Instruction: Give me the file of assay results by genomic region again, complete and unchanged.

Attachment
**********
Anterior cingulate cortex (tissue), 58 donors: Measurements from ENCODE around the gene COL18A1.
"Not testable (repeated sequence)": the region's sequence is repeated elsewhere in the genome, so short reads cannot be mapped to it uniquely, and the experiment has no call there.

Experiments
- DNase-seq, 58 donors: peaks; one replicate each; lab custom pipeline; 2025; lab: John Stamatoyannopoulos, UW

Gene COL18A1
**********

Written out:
Anterior cingulate cortex (tissue), 58 donors: Measurements from ENCODE around the gene COL18A1.
"Not testable (repeated sequence)": the region's sequence is repeated elsewhere in the genome, so short reads cannot be mapped to it uniquely, and the experiment has no call there.

Experiments
- DNase-seq, 58 donors: peaks; one replicate each; lab custom pipeline; 2025; lab: John Stamatoyannopoulos, UW

Gene COL18A1